Amyloid disease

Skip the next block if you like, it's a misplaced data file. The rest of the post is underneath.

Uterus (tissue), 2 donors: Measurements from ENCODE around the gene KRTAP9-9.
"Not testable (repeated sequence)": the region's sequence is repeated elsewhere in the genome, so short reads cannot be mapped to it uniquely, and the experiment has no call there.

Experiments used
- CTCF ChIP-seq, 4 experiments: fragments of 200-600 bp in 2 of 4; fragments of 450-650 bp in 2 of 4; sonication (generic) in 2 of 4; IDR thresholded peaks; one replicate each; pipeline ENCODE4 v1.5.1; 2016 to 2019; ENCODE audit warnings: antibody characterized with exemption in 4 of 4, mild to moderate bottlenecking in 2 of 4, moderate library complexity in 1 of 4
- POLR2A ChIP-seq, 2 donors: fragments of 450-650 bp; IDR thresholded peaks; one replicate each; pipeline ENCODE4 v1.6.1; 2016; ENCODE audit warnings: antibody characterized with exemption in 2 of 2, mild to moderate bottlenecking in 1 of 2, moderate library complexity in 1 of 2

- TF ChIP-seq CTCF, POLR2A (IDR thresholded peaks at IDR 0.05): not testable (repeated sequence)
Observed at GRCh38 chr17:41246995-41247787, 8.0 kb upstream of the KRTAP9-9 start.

A disease characterised by the deposition of amyloid in various organs of the body. It is generally considered that the amyloidoses share common pathogenic mechanisms which lead to protein fibril formation and deposition. These mechanisms may include structural, metabolic, genetic and environmental factors that may be common to all forms of amyloidosis. Primary amyloidosis, while the most common form of amyloidosis, is a sporadic disease and, therefore, can only be investigated on a case by case basis. Secondary (reactive) amyloidosis occurs in subjects with chronic inflammatory disease or cancer but factors which predict amyloid formation and which subject is going to be affected, are not readily apparent. Alzheimer disease, while very common in the aged population, is unpredictable except for those rare forms of familial Alzheimer disease with characterized mutations in specific genes. Hereditary transthyretin amyloidosis has generally been considered a rare disease and the original impetus to study the pathogenesis of this disease was because it represented a human model of systemic amyloidosis.